The EU must add “hard power” to its leading global role in “soft power” was the message as top European Commission officials appeared in Prague alongside Czech and Slovak leaders on June 9 to outline a new vision for an EU defence union.
The Defence and Security Conference Prague was used by European Commission President Jean-Claude Juncker and cohorts to explain the EU defence fund that the commission threw its weight behind two days previously. The officials were keen to stress that the move towards finally putting together a defence alliance to complement efforts at accelerating economic and political union was a response to terrorism.
They also insisted at every opportunity that it is not a response to the doubts that US President Donald Trump has cast over the reliability of Nato’s defence of Europe, nor the forthcoming exit of the UK – one of two nuclear powers in the EU– from the bloc.
“It’s clear there’s no rivalry with Nato, and no duplication, when it comes to EU proposals on defence,” Juncker repeated almost ad infinitum.
The 27 dwarves
At a time of increasingly regular terror attacks, the move towards stiffening defence and security is clearly also part of efforts in Brussels to push back populism and increase its own standing. The EU is consistently bashed by critics for being undemocratic and failing to respond to the demands of citizens.
"The EU must not be an economic giant but a security dwarf," recited Czech Foreign Minister Lubomir Zaoralek.
Juncker, commission foreign policy chief Federica Mogherini, Czech Prime Minister Bohuslav Sobotka and others also sought to offer the right soundbites in response.
"The protection of Europe can no longer be outsourced," announced Juncker. The phrase was repeated several times through the day.
The cynical might call it a PR stunt, and indeed the virtual absence of any direct mention of Russia as a threat – save for talk of “Hybrid war” – may support that to some extent.
Terror was the star of the show. Attacks in London, Paris and Berlin have taken over the headlines – and are the main grist to the mill of the Eurosceptic movements that Brussels is fighting against. Russia is a far less clear cut issue, and targeting its aggression is not a big seller amongst many populist movements around Europe.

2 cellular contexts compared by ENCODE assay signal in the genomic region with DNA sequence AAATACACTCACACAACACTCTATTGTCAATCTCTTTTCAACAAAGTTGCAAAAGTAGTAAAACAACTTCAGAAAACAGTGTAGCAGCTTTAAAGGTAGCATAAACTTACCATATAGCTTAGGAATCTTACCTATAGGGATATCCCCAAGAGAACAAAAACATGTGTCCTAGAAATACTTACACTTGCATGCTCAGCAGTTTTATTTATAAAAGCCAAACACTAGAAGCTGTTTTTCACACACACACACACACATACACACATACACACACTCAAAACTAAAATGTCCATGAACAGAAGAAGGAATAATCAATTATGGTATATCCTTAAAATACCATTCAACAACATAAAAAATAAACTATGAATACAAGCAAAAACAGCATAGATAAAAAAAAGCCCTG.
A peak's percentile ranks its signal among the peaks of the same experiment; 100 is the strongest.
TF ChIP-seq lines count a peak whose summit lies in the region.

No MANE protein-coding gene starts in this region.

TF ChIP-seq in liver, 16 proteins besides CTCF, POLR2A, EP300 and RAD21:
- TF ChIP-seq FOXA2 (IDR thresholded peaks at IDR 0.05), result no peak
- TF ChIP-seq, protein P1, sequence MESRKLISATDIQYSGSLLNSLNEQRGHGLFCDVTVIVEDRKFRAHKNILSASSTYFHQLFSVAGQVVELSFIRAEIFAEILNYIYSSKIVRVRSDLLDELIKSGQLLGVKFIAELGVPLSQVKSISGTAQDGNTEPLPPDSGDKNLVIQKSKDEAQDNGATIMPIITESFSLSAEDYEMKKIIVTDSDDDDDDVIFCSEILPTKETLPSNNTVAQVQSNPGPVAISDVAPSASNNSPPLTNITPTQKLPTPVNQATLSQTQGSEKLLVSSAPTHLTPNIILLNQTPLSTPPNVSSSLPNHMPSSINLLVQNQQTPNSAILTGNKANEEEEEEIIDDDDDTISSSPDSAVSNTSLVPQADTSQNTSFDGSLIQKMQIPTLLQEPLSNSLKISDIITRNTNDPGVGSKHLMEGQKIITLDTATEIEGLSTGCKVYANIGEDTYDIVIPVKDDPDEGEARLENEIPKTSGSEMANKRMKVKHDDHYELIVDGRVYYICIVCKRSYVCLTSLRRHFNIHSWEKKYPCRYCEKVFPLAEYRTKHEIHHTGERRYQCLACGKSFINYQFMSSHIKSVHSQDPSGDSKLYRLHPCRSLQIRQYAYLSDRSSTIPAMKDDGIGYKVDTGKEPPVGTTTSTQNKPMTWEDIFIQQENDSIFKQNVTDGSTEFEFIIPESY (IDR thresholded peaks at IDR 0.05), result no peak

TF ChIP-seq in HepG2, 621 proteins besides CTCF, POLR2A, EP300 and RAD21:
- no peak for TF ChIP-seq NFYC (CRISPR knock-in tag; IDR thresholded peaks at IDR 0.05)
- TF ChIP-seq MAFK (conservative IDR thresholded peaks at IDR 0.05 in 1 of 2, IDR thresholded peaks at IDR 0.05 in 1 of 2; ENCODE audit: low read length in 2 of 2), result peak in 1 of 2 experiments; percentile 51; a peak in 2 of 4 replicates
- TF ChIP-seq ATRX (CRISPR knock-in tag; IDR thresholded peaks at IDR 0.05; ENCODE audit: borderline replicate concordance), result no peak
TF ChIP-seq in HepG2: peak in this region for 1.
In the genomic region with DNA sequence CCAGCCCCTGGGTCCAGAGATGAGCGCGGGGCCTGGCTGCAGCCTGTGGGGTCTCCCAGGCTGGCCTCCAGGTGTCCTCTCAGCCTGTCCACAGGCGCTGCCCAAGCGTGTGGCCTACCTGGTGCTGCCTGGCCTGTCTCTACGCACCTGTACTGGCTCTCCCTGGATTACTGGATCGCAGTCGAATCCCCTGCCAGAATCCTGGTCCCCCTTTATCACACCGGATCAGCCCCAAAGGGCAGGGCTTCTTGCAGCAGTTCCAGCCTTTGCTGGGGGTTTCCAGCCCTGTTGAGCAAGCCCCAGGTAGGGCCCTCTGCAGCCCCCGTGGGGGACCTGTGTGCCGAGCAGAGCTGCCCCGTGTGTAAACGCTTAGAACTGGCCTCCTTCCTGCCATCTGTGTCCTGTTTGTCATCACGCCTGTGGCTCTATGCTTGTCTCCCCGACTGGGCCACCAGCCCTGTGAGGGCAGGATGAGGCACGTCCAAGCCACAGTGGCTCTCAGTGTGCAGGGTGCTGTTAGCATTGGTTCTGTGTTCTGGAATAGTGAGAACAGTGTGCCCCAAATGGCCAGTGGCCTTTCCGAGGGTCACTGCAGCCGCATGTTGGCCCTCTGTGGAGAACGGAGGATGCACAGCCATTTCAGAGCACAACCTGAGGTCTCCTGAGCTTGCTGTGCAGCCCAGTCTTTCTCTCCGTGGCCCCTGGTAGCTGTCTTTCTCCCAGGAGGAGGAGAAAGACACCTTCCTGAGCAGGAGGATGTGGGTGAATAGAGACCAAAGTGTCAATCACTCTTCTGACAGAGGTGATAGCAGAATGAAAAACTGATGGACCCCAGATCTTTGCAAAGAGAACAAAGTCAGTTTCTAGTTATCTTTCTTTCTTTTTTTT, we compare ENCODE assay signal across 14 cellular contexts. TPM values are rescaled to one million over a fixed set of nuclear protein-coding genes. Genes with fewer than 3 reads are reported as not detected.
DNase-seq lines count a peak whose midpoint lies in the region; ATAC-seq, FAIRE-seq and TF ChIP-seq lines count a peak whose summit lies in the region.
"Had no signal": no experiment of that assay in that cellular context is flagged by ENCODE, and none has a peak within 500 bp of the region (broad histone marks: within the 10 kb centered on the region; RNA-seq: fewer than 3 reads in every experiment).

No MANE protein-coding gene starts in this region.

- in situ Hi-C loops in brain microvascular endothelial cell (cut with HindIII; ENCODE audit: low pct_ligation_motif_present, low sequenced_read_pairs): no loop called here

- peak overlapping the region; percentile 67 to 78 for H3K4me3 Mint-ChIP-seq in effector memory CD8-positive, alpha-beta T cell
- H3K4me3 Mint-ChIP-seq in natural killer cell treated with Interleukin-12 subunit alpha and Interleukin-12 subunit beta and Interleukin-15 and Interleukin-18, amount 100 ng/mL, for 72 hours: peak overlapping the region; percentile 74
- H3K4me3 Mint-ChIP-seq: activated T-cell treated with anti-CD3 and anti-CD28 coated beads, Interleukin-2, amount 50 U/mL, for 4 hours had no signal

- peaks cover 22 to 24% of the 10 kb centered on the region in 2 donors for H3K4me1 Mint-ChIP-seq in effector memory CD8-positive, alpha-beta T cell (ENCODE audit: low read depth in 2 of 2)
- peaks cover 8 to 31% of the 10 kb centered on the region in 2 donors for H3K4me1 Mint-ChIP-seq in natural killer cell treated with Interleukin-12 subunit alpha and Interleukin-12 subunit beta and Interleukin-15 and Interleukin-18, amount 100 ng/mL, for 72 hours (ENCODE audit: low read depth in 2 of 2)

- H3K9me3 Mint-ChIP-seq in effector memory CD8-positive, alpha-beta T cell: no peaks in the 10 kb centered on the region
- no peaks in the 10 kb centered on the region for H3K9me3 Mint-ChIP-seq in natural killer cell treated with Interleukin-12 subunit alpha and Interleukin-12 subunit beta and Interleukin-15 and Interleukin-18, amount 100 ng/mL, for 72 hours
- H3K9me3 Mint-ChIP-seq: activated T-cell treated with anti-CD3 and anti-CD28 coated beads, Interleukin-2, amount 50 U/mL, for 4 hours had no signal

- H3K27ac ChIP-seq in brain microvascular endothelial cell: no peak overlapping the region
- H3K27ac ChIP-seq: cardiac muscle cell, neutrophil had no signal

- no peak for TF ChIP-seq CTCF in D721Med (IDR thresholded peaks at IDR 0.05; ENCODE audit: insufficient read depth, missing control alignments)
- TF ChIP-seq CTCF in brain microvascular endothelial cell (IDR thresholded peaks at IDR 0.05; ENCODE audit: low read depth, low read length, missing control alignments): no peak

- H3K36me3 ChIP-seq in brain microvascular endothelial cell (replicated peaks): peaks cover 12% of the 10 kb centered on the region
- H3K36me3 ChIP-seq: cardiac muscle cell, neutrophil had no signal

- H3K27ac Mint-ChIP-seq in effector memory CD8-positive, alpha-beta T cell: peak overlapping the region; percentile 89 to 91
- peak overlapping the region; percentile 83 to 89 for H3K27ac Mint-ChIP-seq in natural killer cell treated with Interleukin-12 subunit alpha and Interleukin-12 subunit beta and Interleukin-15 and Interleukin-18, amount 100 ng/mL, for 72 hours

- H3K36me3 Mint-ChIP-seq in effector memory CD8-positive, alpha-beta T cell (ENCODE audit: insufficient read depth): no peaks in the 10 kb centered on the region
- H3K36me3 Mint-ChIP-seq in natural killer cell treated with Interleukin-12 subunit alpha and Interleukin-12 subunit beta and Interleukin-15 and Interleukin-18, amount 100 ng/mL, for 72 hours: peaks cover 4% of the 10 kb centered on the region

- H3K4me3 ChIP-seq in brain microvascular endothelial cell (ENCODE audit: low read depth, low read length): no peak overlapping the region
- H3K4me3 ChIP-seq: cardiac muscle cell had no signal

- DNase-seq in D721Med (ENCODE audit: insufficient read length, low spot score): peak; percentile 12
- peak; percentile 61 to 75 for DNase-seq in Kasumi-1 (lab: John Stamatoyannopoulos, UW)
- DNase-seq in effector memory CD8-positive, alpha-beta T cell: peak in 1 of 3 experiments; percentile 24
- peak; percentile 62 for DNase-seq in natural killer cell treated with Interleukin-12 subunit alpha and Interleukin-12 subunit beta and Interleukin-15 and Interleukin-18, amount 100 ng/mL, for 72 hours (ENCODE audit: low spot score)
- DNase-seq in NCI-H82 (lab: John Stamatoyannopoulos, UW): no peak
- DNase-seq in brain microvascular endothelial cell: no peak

The split on Russia is nowhere more obvious than in Visegrad. It was notable that officials from Poland – the most hawkish of all EU states on Russia – and Hungary, one of the closest to Moscow, were nowhere to be seen. The Czechs and Slovaks have supported the Western line on Russia, but domestic policy towards Russia remains somewhat ambiguous.
Still, in a region that stresses national sovereignty over political and social issues, bolstering defence and security is one of the few topics almost guaranteed to win favour for the EU.
Despite the ongoing spat regarding migrant quotas, on which the European Commission chief spoke separately during his trip with Zaoralek, Juncker was keen to play up unity, at least with parts of Visegrad.
“Prague’s role in setting this conference up shows that the country wants to take on the responsibilities of EU membership,” he said. I’ve been shown many times how much the Czech Republic wants to be part of this initiative, while some founding member states are not taking part. The Czech role in the EU defence initiative shows that rumours of a multi-speed EU are fake news.”